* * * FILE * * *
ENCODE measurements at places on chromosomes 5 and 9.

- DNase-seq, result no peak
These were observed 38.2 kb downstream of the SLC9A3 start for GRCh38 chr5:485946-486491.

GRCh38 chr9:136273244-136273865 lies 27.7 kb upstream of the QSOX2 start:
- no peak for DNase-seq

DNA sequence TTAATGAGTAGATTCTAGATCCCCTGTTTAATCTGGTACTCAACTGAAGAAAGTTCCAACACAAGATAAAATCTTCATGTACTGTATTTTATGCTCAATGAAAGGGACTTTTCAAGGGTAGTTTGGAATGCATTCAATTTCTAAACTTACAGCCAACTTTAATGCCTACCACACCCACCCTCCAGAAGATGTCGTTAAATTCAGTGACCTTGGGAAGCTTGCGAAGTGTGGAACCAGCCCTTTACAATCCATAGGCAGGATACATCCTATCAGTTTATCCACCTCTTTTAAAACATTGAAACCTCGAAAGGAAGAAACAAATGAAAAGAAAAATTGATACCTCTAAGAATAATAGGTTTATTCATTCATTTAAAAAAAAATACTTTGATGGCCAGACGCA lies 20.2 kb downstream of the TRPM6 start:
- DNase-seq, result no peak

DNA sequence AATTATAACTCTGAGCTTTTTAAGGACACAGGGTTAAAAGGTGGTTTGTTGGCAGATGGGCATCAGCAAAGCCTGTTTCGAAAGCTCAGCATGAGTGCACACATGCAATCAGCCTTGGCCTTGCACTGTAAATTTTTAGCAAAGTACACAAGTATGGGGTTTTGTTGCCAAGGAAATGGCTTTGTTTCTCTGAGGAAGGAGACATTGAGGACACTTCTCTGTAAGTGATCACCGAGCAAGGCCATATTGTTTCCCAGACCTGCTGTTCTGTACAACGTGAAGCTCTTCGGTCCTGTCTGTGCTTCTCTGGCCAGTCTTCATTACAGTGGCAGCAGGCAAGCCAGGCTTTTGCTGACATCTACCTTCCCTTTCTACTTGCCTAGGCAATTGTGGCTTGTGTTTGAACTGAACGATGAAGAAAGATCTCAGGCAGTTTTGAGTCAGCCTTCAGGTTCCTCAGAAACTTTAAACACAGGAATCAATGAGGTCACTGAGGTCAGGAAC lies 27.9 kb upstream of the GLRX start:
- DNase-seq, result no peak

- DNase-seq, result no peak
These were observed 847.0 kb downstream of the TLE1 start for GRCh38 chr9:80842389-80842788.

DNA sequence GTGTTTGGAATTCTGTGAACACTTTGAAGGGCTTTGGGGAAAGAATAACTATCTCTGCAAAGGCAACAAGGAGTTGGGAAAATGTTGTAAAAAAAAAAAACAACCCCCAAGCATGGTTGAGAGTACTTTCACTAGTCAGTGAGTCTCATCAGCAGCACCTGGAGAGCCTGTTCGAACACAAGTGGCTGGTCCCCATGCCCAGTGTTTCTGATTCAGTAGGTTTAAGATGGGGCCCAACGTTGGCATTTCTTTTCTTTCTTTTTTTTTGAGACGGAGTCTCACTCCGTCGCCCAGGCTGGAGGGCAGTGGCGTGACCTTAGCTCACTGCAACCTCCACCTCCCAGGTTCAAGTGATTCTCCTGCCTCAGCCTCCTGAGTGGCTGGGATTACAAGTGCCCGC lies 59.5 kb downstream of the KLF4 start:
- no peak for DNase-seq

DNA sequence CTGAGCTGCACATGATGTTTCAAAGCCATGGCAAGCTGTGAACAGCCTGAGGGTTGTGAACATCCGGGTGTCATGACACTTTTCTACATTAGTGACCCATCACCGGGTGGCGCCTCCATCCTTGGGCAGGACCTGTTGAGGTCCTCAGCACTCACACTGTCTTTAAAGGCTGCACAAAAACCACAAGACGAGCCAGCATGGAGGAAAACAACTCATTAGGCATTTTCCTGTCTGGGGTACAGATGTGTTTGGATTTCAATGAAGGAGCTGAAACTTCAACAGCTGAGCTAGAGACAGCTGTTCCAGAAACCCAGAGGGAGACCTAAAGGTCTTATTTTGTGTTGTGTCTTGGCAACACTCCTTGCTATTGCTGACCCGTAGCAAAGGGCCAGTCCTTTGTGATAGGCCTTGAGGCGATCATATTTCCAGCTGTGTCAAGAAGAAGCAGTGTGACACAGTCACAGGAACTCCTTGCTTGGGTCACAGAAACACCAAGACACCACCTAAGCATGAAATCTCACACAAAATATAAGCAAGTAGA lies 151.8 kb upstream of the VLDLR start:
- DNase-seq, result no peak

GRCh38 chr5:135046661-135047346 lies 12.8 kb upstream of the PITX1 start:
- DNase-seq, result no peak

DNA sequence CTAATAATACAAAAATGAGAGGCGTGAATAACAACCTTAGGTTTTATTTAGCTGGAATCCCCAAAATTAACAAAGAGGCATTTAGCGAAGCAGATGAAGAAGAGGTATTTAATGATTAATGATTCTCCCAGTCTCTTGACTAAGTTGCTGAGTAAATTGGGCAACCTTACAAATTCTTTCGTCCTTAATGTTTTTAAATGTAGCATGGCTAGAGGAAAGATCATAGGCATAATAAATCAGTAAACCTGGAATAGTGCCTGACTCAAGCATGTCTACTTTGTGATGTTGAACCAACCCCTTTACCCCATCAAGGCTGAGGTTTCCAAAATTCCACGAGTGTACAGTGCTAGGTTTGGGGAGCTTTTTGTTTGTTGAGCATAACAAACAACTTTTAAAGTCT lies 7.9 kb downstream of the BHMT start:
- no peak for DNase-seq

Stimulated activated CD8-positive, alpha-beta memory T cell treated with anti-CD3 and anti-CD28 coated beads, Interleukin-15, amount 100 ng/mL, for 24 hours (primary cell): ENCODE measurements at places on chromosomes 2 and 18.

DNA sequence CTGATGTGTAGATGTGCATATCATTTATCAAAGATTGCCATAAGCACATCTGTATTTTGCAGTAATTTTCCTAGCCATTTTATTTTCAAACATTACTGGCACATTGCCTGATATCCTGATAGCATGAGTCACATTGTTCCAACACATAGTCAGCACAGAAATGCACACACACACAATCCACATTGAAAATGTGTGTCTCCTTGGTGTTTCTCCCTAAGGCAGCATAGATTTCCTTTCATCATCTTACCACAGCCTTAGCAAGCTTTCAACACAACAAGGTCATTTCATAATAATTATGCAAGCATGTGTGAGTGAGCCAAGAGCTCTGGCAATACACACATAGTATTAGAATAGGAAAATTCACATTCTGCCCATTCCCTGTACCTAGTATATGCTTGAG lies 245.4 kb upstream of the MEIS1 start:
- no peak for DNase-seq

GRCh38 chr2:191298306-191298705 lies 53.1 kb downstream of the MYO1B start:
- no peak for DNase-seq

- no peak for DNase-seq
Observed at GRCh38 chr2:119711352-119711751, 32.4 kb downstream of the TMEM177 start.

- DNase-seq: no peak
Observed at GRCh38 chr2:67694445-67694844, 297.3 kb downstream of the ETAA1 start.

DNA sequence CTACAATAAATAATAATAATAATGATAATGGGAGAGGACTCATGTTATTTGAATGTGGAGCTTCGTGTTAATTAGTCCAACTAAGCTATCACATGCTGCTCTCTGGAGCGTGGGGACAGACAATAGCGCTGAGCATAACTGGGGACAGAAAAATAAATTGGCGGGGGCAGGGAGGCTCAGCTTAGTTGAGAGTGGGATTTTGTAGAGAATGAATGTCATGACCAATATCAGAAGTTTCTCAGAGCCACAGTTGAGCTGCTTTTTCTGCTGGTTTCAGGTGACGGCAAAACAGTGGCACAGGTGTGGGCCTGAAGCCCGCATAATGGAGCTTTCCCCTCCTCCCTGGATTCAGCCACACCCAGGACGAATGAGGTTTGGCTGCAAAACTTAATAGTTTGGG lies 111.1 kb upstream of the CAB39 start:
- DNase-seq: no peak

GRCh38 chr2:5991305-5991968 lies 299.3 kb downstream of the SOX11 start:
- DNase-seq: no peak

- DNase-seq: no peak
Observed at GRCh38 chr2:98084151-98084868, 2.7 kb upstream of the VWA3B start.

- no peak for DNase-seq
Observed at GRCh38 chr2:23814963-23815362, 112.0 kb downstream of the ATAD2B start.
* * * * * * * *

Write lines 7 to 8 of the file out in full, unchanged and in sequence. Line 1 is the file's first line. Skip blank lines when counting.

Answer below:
- DNase-seq, result no peak

DNA sequence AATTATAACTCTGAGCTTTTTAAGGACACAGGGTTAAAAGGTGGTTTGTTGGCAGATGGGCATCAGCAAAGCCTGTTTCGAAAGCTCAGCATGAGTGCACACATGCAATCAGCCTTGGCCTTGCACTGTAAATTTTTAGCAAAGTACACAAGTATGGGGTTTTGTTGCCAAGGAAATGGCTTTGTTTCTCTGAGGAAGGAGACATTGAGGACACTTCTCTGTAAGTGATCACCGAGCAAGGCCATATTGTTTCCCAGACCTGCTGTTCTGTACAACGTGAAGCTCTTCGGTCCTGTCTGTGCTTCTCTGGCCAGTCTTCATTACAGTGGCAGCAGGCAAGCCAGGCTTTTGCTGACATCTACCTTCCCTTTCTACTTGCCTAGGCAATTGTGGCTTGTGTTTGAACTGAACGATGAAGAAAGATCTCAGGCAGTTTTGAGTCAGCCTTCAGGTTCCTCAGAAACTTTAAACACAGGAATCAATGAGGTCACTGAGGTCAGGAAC lies 27.9 kb upstream of the GLRX start: